I choose not to speak about the besan laddoos. A badly written recipe and lack of thinking things through on my part resulted in besan laddoos entirely too buttery for my liking. No one who ate them complained, but they aren’t the way they taste in my memory. The star of the entire effort however, were the rava-coconut laddoos. Delicious, crumbly, with the crunch of the nuts contrasting perfectly with the bite of the coconut and tangy raisins, by some quirky twist these turned out exactly like I remember my mom’s to be. These are the things I wish I had the time and inclination to make in batches at different times of the year. Just so I would have them around to pop them in my mouth whenever the mood strikes me.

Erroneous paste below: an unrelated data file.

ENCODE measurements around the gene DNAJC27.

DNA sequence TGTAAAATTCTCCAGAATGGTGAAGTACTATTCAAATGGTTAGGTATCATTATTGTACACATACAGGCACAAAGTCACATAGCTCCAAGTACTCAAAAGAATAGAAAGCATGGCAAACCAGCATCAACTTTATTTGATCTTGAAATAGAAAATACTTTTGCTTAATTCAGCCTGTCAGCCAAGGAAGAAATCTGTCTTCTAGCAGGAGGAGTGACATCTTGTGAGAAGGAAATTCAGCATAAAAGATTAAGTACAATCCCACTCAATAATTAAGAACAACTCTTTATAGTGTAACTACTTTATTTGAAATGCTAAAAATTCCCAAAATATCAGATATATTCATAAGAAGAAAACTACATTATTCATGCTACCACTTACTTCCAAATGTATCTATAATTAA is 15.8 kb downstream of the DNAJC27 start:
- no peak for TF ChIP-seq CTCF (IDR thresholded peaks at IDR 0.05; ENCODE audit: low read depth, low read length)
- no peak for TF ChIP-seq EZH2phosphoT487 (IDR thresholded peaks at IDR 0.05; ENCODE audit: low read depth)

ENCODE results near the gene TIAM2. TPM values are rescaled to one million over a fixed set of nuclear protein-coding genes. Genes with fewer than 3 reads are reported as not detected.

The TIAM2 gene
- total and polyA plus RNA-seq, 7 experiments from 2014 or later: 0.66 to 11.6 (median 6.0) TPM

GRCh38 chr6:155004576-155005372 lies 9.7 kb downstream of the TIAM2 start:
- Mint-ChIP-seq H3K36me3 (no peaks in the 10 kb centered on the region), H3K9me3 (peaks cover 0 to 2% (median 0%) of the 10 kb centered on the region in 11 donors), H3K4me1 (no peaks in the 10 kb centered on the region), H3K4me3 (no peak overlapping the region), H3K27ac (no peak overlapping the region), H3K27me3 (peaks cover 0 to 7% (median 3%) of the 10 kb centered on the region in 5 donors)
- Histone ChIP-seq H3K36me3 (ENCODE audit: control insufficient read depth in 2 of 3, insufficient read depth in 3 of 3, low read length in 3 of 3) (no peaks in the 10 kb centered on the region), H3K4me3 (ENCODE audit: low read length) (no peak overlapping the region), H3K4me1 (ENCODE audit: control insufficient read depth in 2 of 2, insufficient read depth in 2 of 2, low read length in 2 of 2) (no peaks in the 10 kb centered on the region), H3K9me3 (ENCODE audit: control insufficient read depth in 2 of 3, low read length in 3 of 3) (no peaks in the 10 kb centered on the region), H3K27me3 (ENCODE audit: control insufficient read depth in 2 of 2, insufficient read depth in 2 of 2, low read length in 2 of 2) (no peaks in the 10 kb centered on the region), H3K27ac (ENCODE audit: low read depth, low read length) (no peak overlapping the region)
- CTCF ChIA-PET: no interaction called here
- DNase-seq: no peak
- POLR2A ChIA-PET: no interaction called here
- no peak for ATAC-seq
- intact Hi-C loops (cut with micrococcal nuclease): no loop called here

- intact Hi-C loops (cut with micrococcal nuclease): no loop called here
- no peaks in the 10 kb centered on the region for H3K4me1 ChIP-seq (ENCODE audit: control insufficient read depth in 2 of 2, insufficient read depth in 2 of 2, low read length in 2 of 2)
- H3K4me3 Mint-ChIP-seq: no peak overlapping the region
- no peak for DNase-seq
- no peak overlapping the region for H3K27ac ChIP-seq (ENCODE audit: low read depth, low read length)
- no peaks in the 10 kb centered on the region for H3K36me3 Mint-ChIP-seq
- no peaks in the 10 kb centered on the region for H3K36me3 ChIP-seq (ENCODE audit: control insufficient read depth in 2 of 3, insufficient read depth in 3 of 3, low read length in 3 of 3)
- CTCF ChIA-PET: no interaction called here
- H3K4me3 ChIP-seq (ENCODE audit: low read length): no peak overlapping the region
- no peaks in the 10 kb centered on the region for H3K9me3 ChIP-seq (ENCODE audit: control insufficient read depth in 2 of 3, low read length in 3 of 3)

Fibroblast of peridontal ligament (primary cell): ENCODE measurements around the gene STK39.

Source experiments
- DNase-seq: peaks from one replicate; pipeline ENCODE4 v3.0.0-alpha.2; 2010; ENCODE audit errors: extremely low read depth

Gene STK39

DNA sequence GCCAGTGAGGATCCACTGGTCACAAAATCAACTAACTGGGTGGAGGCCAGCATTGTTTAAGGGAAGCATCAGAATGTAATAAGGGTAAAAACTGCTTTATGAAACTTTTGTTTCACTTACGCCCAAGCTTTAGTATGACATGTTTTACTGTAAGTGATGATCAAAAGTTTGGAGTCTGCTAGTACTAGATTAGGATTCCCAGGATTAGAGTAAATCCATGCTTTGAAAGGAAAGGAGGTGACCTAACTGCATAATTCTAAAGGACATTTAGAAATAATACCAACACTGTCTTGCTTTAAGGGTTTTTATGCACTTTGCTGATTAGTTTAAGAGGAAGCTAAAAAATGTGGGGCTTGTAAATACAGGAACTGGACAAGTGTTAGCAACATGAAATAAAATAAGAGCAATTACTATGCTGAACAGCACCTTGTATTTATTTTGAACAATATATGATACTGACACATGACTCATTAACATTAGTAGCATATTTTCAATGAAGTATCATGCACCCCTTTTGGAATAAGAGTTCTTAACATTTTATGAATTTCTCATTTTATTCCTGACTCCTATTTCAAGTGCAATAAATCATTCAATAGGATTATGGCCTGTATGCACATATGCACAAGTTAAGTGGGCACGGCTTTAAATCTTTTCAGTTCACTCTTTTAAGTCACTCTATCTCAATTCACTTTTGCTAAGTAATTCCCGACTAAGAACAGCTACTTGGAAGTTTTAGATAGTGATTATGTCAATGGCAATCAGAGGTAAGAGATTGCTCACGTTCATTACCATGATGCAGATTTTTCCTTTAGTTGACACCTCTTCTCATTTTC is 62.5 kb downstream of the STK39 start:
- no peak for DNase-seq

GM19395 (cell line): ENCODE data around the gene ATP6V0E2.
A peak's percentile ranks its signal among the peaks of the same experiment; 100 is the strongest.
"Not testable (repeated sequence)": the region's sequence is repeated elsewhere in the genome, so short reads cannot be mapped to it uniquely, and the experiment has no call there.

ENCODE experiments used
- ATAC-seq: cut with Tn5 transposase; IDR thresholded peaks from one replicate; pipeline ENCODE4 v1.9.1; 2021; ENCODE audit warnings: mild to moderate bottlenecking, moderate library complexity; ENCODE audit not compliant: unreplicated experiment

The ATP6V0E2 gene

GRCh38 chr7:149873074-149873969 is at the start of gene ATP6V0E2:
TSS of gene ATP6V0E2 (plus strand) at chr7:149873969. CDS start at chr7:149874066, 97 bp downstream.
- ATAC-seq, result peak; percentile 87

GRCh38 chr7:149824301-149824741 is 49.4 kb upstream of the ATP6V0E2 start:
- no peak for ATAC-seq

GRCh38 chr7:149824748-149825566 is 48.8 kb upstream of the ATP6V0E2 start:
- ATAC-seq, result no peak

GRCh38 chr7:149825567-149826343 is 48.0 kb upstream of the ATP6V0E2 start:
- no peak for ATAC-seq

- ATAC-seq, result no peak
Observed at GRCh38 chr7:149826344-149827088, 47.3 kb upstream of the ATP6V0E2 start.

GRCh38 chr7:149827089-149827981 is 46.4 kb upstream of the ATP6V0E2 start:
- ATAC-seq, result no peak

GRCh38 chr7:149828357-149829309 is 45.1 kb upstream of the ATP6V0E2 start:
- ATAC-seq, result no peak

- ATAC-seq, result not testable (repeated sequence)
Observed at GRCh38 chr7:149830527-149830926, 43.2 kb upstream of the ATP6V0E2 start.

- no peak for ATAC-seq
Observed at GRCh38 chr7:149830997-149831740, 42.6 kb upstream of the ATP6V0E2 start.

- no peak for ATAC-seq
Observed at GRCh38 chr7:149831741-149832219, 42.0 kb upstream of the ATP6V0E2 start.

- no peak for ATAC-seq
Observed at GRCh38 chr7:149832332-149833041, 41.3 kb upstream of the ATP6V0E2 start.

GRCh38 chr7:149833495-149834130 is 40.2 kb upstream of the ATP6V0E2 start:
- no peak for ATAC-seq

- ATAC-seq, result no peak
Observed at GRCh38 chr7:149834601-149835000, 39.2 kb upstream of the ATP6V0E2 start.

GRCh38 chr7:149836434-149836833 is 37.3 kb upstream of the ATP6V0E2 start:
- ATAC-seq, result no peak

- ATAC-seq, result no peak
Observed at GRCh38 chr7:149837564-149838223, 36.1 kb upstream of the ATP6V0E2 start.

Makes 30 to 35 laddoos depending on size
Coarse semolina (sooji or rava) – 3 cups
Sugar – 2 cups
Dry coconut powder – 1 cup
Green cardamom (elaichi) powder – 2 tbsp
Clarified butter (ghee) – 4 tbsp
Water – 3/4 cup for sugar syrup
Saffron – a good pinch
Raisins – 1/4 cup
Raw pistachio bits – 1/3 cup
– Prepare a large tray or platter to lay out the laddoos.
– In a saucepan, combine the sugar and water. Dissolve and heat to make a sugar syrup. When the sugar is dissolved, add the saffron to the liquid.
– Soak the raisins in some very hot water for five minutes, then drain.
– Heat ghee gently in a non-stick pan at just under medium heat. Add the semolina and fry until it turns a pinkish brown.
– Add the coconut and cardamom powders and fry for a several more minutes.
– Mix the semolina and coconut mixture into the sugar syrup. Move this off the heat.